How to display server-rendered HTML in Elm 0.19

I’m building a team communication product called Level, and one of the core features is rendering posts as Markdown.

Elm has a library to handle this on the client-side. It’s a wrapper around the marked.js library that uses Kernel code call out to JavaScript land. (It appears the plan is to implement a native Markdown rendered in Elm eventually).

This library works great for doing basic Markdown rendering without additional decoration but is a bit limited if you need to do things like traverse the rendered HTML to inject special styles, or perform additional sanitization of user input.

To my knowledge, there’s not an API to traverse and modify DOM trees in Elm. It might be possible to accomplish these things on the client-side with enough JavaScript hackery, but that admittedly makes me a bit squeamish.

Before upgrading to 0.19, there was a hack for taking some server-rendered HTML and injecting it into the DOM. It looked something like this:

div [ property "innerHTML" (Encode.string rawHtml) ] []

Setting innerHTML in this way disallowed in 0.19 for security reasons, so it was back to the drawing board!

Luke Westby’s talk at elm-conf inspired me to take a closer look at using custom elements for this job. After all, a custom component is essentially a custom DOM node type that is composed of your own logic and whatever data you pass to it. The solution turned out to be pretty elegant.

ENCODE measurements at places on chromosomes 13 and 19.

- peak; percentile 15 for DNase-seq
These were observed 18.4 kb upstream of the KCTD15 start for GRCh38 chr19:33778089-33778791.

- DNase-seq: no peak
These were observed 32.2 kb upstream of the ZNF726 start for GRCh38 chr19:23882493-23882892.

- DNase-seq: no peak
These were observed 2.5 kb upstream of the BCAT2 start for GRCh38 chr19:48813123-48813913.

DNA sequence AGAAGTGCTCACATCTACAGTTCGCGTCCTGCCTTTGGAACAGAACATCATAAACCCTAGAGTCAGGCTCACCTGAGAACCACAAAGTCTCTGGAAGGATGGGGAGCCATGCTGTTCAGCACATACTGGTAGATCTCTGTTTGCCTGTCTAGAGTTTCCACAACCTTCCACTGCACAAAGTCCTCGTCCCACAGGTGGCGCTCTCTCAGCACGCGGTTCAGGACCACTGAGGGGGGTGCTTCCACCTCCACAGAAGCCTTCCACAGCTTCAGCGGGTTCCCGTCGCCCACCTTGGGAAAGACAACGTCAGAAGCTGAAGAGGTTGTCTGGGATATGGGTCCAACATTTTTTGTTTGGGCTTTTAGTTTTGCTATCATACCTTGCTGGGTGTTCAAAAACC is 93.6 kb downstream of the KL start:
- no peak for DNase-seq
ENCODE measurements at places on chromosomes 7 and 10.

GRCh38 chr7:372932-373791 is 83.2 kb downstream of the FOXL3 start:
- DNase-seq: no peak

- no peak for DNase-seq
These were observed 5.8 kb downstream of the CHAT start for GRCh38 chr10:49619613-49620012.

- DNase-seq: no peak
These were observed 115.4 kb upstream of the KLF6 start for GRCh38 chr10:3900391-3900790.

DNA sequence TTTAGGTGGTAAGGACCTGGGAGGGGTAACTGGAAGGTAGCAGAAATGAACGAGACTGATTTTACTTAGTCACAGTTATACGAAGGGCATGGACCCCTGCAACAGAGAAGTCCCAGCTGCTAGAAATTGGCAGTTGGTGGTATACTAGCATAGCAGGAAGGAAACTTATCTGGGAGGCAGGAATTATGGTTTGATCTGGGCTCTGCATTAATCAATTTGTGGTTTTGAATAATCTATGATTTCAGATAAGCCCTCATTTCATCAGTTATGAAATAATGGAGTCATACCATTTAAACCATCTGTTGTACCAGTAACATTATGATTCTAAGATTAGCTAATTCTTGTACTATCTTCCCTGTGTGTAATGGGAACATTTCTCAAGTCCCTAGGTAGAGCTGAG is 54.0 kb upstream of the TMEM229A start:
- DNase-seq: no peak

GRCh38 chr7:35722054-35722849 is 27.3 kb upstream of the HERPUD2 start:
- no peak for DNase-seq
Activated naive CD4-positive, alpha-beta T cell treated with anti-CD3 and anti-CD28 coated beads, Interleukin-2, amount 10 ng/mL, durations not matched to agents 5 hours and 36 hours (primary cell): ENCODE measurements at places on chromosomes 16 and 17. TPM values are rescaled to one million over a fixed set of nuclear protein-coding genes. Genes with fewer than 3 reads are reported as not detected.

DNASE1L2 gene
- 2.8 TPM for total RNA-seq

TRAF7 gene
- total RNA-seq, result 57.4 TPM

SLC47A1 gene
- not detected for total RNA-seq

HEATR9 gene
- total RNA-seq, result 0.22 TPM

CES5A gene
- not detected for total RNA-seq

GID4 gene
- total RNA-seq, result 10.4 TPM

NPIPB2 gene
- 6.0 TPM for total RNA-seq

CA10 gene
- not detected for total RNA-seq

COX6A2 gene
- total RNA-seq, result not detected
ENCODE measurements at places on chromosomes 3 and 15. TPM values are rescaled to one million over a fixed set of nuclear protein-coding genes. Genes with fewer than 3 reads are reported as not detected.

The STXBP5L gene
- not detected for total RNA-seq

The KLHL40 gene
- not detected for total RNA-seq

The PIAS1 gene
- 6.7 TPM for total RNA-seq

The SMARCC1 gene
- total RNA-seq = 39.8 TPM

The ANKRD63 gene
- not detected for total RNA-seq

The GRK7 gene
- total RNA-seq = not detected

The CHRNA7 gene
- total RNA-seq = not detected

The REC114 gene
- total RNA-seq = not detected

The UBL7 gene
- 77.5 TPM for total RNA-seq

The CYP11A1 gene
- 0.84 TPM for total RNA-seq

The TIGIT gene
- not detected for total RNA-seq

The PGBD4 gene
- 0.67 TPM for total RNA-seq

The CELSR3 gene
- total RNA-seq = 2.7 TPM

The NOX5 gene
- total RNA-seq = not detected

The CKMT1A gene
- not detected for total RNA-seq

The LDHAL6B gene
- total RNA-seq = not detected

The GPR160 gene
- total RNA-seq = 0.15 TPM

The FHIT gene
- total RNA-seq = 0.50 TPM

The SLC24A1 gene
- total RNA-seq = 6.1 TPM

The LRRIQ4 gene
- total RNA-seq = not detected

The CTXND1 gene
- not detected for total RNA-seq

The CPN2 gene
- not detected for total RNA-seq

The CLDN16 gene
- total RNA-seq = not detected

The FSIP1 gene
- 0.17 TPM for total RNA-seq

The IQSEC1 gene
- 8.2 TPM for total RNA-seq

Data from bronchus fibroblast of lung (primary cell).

I’ll mention an important disclaimer now: you should let Elm handle DOM rendering if at all possible. I have not fully sussed out the performance implications of this workaround, but I suspect there is a penalty (albeit one I’m willing to pay for the sake of getting my product’s alpha version finished). And, you definitely should not use this unless the markup has been sanitized.

The web component code looks like this. You should import this module before instantiating any custom elements in Elm:

customElements.define(
  "rendered-html",
  class RenderedHtml extends HTMLElement {
    constructor() {
      super();
      this._content = "";
    }

    set content(value) {
      if (this._content === value) return;
      this._content = value;
      this.innerHTML = value;
    }

    get content() {
      return this._content;
    }
  }
);

The Elm side looks like this:

import Html exposing (Html)
import Html.Attributes exposing (property)
import Json.Encode as Encode


postBody : String -> Html msg
postBody html =
    Html.node "rendered-html"
        [ property "content" (Encode.string html) ]
        []

You’ll want to include the @webcomponents/custom-elements polyfill for browsers that don’t yet fully support custom elements.

If you are using Babel < 7.0 for transpiling, then you may need to use a shim to support extending HTMLElement:

import "@webcomponents/custom-elements/src/native-shim"

And that’s it!

 
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